The appearance of various thermocouples is often very different due to needs, but their basic structure is roughly the same. They are usually composed of main parts such as hot electrodes, insulating sleeve protection tubes and junction boxes. They are usually used in conjunction with display instruments, recording instruments and electronic regulators.

Figure4 thermocouple.jpg

The red and blue segments in Figure 4 are two different materials. The conductor or semiconductor that makes up the thermocouple is called a hot electrode. The end that is welded together will be inserted into the temperature measurement site and become the working end, and the other end is called the cold end, which serves as the reference end. If the temperatures at the two ends are different, this temperature difference will cause the other two ends of the conductor or semiconductor to generate thermoelectric potential, which can be converted into the corresponding temperature using voltage sampling.

Main features:

  1. Simple assembly and easy replacement;
  2. Compression spring type temperature sensing element with good shock resistance;
  3. High measurement accuracy;
  4. Large measurement range (-200℃~1300℃, -270℃~2800℃ under special circumstances);
  5. Fast thermal response time;
  6. High mechanical strength and good pressure resistance;
  7. High temperature resistance up to 2800 degrees;
  8. Long service life.



Thermocouples can work in extremely high and low temperature ranges, ranging from -200℃ to 2300℃. Therefore, thermocouples have found wide applications in the measurement needs of a wide temperature range, such as metallurgy, machinery, chemical industry and other industrial fields, as well as heat treatment, glass manufacturing, etc.

Figure 5 This N-type thermocouple sensor has the advantages of good linearity, large thermoelectric potential, high sensitivity, good stability and uniformity, strong anti-oxidation performance, low price, and is not affected by short-range ordering. It can be used in diesel engine exhaust after-treatment systems.

Figure5 N-type thermocouple sensor.jpg

Resistive Temperature Detector (RTD)

RTD is precise temperature sensors made of a high purity conductive metal such as platinum, copper, or nickel wound into a coil. The resistance change of an RTD is similar to that of a thermistor. Thin film RTD is also available. These devices have a thin layer of platinum paste deposited on a white ceramic substrate. The RTD acts a bit like a thermoelectric converter, converting temperature changes into voltage changes. The resistance-temperature relationship of platinum, copper, or nickel is shown in Figure 6. They have a large temperature coefficient, respond quickly to temperature changes, are resistant to thermal fatigue, and are easily machined into precision coils.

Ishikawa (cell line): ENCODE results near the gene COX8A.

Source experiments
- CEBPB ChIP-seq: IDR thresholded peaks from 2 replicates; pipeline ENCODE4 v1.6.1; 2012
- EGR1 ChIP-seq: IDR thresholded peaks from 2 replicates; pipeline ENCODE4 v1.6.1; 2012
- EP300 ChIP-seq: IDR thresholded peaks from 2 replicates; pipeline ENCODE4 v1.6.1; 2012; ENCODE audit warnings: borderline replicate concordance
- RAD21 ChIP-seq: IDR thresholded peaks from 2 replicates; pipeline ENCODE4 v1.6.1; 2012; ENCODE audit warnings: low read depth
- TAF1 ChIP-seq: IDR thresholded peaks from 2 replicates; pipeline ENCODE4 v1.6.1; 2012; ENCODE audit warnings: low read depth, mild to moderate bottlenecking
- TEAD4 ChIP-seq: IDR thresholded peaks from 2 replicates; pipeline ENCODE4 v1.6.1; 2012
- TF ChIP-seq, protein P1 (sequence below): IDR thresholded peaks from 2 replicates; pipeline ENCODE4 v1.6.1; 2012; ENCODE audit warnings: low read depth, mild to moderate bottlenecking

Figure6 Resistance-Temperature Relationship of Platinum Copper or Nickel.jpg

Resistive temperature detectors have a positive temperature coefficient (PTC), but unlike thermistors, their output is very linear, producing very accurate temperature measurements. RTDs are the most accurate and stable temperature transducers. They are better linear than thermocouples and thermistors. However, RTDs are also slower responding and more expensive temp sensors. Therefore, RTDs are best suited for applications where accuracy is critical, but speed and price are not critical.

Figure 7 This RTD Pt200 EGT sensor has the characteristics of standardized linear characteristic curve, high stability and reliability, and short response time under transient conditions. It can be used to control and monitor DPF/GPF systems, monitor heavy-duty diesel engine SCR systems, and protect turbocharger temperature-sensitive components.

Figure7 RTD Pt200 EGT sensor.jpg